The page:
(I can see people shifting down to gate C3 so will just quickly type a few lines to be developed later). This panel really stood out against the rest of the more integrated (for TV folk panels). Deftly and expertly led by Matt Costello (who had too many things to contribute to really be a moderator) it felt though a bit too much a look ‘inside games industry’, under the bonnet and a bit disenfranchising for TV folk. Some were drifting out as they talked about the detail of games design and not really about true cross-platform integration but Matt did mention some interesting parallel and cross-over, mixed reality formats between shows and virtual worlds that caught my ear (especially as I am involved in a few both in LAMP and in the commercial sector).

Deborah Todd “With CSI the people who worked on the game, the developers, they had their own writers but they worked very closely with the CSI writers in LA. So yes it does make sense (to integrate the show writers into the game production). The gaming world is very collaborative and I think it makes a lot of sense for us to get as much input from people as possible. But just because you have somebody who is familiar with the show doesn’t mean they can think in a non-linear fashion. Its very dangerous to think that your script writer on the show is going to be just great at coming up with your game. There are design elements that come into play, character development and sometimes you have to create backstory, puzzles, things for players to do etc:. It is better at this point in time to hire someone who has that capability and who can hit the ground running”

Most of the focus though was on sticking the game on different platforms rather than parallel or linked services. Also, although they broached it slightly, they missed the chance to talk about cost effective it is to enter customisable MMO’s like Second Life for new entrants – after all there are plenty of MMORPG like worlds inside Second Life (Midian, COLA etc) and no one even mentioned the L Word or Laguna Beach as TV property brand examples. Anyway Matt and Gina Jackson (Head of Business Development: New Media, Eidos Interactive Ltd.) and the knowledgeable Deborah Todd, (Independent designer, writer, producer) kept the hardcore games folk happy – just a shame it was over the heads of many there. More detail to follow…

Tools creating new media forms
A great idea for a panel but at the start there should have been a real overview and context as to what we were about to see and their relevances and scope! More to follow – here are the speakers
Mark Bole, CEO, Shozu ( USA)
Justin Bovington, Creative Director, Rivers Run Red Europe (UK)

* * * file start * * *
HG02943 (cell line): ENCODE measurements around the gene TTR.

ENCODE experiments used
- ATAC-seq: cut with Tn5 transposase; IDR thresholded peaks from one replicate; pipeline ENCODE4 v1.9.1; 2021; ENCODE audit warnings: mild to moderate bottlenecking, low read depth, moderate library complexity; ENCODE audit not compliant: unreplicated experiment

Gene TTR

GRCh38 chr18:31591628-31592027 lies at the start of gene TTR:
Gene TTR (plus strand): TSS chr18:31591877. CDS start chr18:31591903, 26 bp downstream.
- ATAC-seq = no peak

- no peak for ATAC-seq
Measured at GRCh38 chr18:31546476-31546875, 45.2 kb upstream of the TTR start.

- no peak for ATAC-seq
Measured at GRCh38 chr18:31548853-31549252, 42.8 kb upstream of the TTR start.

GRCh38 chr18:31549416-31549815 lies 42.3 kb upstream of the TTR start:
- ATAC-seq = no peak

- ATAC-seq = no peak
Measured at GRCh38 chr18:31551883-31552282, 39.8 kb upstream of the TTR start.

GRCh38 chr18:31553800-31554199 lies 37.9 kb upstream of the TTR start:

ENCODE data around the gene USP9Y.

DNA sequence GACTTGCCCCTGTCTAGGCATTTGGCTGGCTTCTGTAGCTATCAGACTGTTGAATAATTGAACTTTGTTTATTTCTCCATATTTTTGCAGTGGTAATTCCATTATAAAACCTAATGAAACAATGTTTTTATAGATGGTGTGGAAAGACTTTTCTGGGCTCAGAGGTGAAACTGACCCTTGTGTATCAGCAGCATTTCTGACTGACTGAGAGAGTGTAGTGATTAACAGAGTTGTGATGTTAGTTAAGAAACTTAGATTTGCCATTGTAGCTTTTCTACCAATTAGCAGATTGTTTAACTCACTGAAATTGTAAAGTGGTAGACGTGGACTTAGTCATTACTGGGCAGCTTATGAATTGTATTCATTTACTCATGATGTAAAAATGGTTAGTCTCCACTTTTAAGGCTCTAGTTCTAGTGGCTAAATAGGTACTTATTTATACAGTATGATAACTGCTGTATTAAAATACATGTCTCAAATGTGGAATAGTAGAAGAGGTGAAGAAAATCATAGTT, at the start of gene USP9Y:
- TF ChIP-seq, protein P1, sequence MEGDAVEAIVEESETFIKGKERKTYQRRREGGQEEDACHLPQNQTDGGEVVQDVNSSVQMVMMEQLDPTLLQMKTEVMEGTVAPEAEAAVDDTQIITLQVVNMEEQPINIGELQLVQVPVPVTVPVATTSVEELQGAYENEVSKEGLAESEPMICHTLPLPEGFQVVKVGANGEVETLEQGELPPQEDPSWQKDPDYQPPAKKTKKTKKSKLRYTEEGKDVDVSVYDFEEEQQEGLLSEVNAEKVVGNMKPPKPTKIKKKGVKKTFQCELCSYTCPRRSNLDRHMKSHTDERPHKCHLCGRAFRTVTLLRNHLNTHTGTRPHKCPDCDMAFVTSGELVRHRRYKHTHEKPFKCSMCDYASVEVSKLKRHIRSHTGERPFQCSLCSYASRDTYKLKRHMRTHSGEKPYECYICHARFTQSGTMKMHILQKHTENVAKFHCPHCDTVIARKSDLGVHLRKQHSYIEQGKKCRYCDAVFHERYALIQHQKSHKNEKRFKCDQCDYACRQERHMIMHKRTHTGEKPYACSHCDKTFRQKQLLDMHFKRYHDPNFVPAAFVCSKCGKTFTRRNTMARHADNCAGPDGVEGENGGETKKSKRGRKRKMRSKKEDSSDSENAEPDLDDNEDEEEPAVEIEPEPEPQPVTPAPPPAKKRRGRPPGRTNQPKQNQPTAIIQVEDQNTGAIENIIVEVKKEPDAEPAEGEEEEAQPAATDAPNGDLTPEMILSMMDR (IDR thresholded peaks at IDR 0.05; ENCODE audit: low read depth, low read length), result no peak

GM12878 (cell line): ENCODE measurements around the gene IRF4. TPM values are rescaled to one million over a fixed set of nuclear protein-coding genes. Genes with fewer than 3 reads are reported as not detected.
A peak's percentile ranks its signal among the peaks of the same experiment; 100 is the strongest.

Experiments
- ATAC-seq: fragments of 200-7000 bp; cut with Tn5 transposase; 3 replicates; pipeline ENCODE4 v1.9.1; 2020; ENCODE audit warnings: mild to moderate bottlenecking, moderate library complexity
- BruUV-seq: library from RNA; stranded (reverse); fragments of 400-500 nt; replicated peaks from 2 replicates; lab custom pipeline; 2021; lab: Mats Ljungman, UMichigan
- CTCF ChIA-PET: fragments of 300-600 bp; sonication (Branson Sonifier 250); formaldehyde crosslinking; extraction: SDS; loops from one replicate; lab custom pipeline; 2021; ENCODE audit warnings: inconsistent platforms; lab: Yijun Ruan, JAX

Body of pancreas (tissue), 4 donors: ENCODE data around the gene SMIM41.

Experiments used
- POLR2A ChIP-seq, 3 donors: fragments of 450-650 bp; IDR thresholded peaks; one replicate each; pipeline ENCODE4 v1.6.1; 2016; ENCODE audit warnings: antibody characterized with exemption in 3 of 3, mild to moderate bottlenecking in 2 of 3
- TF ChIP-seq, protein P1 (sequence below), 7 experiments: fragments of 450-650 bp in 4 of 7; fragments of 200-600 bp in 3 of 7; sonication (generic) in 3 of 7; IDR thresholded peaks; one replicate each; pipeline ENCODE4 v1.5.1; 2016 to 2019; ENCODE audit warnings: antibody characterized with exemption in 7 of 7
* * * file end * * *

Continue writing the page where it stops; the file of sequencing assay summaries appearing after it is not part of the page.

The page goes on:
Suranga Chandratillake, CTO & Founder, Blinkx (USA)
Olivier Dufour, CEO, SkemA (France)
Petteri Koponen, Co-founder, Jaiku Ltd (Finland)
Claire Leproust, VP Marketing & Content, Eyeka (France)

Lifestyle media future panel
Must admit to falling asleep for a bit in this one only to be awakened by a power cut (a Milia first? – perhaps as the produced Zapping Show was being rehearsed upstairs)…here are the panellists for now and another quote from Marc Canter who really was the only forward looking speaker…

Marc Canter, CEO, Broadband Mechanics Inc.(USA)
Eyal Hertzog, Founder and Chief Product Officer, Metacafe Inc. (USA)
Joe Michaels, Senior Director, Entertainment Business Development, MSN, Microsoft Corporation (USA)
Joanna Shields, President, International, Bebo UK Ltd (EMEA)
Michael Werber, Managing Director, FiveWorks GmbH (Germany)

Marc Canter “One thing that it is important for the crowd here to understand is that the other fundamental shift that’s happening is that the traditional world of media puts themselves in the middle. Theyre the copyright holders, theyre the investors, theyre the company…they are important, the paraparazzi shoot them and that’s the centre of their universe. They have this concept of customers, they will take what we give them. That’s pretty much mainstream media. Now I want you to flip it. I want you to imagine that the number one most important thing is actually your customers. Imagine that I/me are the most important thing. The number two most important thing are my friends and family. They are the people I care about, consumers don’t care about a company. In fact we should not even call them consumers, they are not ‘born to buy’. Think of this as concentric circles. You are in the centre, then friends and family surround that and finally the brands and companies surround these people, trying to reach into their pockets to turn them into consumers…technology and the software that runs on it is social…and people are the most important thing.”

Zapping Show